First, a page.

We shall explain in next section how to compute the coefficients \(\mathbf {a}_\eta \) in order to be able to evaluate the parametric solution.
Remark 3
(On the dependence of the pressure field on the closure rate) Simulating the closure cycle of the press requires obtaining the pressure field, for a given viscosity field, permeability tensor (i.e. fiber volume fraction) and an imposed closure rate. However, it is worth to remark that the closure rate does not need to be considered as an extracoordinate of the parametric solution, because of the linearity of the problem to be solved. In other words, the pressure field depends linearly on the closure rate.
The parametric solution of the flow problem, Eq. (29), within the PGD framework to obtain a separated representation of the parametric pressure field:
Even if such solution is related to a multidimensional problem, its linearity makes possible to compute it very efficiently by means of the PGD.
Implementation details and results
We report hereafter the details corresponding to the calculation of the PGD parametric pressure solution:

The same mesh already described in “Implementation details and results” section was used.

The inverse of the viscosity is parametrized using \(N_\eta = 3\) coordinates, corresponding to the first three modes \(\phi ^1_\eta (\mathbf x)\), \(\phi ^2_\eta (\mathbf x)\) and \(\phi ^3_\eta (\mathbf x)\) that can represent the \(95\%\) of the solution.

The FE mesh for the viscosity in the phasespace (\(a_\eta ^1,a_\eta ^2, a_\eta ^3\)) is made of 6, 307 TET4 elements and 1387 nodes.

The FE mesh for the permeability phasespace \(k_{11}, k_{22}, k_{33}\) is made of EDGE2 elements \(1\text {D}\times 1\text {D}\times 1\text {D}\), 100 nodes each.

The PGD convergence criterion was set to \(10^{3}\) on the relative norm of the residual.
Typical execution times are not reported for the consolidation ROM because they are completely negligible: evaluating the parametric pressure is straightforward.
Figure 8 depicts the first four modes (the most significant ones) of the inverse of the viscosity respectively, although only three were kept as explained before. The time evolution of the three associated coefficients, \(a_\eta ^1(t)\), \(a_\eta ^2(t)\) and \(a_\eta ^3(t)\), describes a closed curve in the 3D espace defined by them, as depicted in Fig. 9, since both the initial and final states are characterized by a uniform high viscosity field.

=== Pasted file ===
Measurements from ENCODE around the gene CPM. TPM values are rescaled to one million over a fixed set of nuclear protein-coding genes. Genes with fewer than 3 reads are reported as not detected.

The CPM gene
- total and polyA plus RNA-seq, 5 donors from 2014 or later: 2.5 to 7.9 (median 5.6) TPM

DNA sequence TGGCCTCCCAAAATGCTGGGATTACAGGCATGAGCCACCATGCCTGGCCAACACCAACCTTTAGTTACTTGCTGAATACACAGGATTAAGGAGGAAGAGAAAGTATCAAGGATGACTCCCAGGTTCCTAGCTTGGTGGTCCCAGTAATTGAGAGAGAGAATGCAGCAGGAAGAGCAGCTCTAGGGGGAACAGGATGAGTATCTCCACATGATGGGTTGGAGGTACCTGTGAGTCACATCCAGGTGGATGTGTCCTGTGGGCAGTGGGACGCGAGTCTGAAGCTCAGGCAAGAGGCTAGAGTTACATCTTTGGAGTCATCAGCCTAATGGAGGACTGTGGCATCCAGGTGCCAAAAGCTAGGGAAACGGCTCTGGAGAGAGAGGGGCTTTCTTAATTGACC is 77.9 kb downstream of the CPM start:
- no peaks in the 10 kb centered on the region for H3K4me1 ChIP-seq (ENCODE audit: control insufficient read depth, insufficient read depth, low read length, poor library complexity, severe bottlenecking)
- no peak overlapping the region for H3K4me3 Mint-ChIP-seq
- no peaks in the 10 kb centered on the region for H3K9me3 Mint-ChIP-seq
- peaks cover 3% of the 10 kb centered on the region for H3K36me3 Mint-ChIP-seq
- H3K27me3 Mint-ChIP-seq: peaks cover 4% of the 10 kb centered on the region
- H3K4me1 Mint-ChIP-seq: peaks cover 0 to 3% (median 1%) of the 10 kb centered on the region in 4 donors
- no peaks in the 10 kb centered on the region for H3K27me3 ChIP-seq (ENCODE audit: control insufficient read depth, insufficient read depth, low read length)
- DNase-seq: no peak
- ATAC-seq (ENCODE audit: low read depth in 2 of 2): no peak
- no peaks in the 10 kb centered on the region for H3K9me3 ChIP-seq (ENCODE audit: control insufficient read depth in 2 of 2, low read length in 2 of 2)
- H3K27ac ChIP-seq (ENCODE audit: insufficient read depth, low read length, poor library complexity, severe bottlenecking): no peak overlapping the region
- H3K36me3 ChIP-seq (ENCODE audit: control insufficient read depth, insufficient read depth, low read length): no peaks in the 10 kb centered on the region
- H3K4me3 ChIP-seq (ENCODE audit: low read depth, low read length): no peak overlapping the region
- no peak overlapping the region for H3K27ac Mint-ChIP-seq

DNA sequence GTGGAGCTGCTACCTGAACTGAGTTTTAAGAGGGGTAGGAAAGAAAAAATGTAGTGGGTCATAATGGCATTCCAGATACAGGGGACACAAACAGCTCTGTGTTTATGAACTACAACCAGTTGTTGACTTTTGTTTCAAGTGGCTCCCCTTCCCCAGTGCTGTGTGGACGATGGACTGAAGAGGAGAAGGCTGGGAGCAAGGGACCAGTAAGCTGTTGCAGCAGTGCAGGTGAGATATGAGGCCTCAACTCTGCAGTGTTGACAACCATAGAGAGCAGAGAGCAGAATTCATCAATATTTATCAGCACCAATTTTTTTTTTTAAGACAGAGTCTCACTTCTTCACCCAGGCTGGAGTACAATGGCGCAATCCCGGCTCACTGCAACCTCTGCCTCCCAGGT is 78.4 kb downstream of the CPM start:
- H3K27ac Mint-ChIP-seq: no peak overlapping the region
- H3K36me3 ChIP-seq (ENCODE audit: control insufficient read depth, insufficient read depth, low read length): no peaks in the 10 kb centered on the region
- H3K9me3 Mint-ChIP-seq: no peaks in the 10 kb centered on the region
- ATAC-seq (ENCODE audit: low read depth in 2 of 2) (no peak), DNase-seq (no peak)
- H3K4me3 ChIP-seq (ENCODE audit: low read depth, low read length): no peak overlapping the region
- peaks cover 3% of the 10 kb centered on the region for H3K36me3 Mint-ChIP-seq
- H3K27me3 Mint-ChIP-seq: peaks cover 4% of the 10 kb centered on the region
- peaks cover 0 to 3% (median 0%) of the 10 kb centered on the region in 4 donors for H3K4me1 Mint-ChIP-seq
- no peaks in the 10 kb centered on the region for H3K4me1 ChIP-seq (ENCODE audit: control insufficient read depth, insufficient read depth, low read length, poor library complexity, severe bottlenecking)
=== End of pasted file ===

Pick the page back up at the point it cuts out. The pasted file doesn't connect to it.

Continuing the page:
Finally Fig. 10 shows for four different rheologies expressed from vector \(\mathbf {a}_\eta \) in the viscosity phasespace as well as their four associated pressure fields.
Online simulation strategy: simulation modules coupling
We summarize in this section the operation of the reduced models, with the help of Fig. 11. Suppose that the reduced coordinates of the temperature and the curing degree are known from the previous time step; we denote \(\mathbf {a}_T(t_{j1})\) and \(\mathbf {a}_\alpha (t_{j1})\), respectively. Note that at time \(t_0\), these reduced coordinates are obtained from the initial conditions for both temperature and curing degree. Then:

1.
We evaluate both the specific heat and the curing function at the previous time step, i.e. a semiimplicit scheme is used. The reduced coordinates of both specific heat and curing function, denoted by \(\mathbf {a}_C(t_{j1})\) and \(\mathbf {a}_f(t_{j1})\) respectively, are computed using DEIM.

2.
With those reduced coordinates at hand, the thermokinetic ROM, Eqs. (24) and (26), can be assembled as explained in “The thermokinetic simulation module” section.

3.
By performing a time increment, the reduced coordinates of both temperature and curing degree can be obtained at time \(t_j\).

4.
Then, the reduced coordinates of the viscosity, \(\mathbf {a}_\eta \), can be computed by evaluating the chemorheology model and using DEIM.

5.
With the previous information at hand, the consolidation module can be run. It involves solving a nonlinear problem because of the press control system, see “Process description” section. The nonlinear iterations are indexed by \(\ell \). We start by assuming that the closure rate is the same than in the previous time increment, i.e. \(\dot{U}^{\ell =0}(t_j)= \dot{U}(t_{j1})\). Similarly, we consider \(V_f^{\ell =0}(t_j)=V_f(t_{j1})\).

6.
Using Eq. (8), the permeability tensor can be computed.

7.
With the permeability tensor and the reduced coordinates of the viscosity, the parametric PGD solution can be particularized. Recall that this solution has been computed for unitary velocity and so it must be scaled by the actual velocity. We denote by \(\mathbf {P}^\ell (t_j)\) the pressure field at time \(t_j\) and iteration \(\ell \).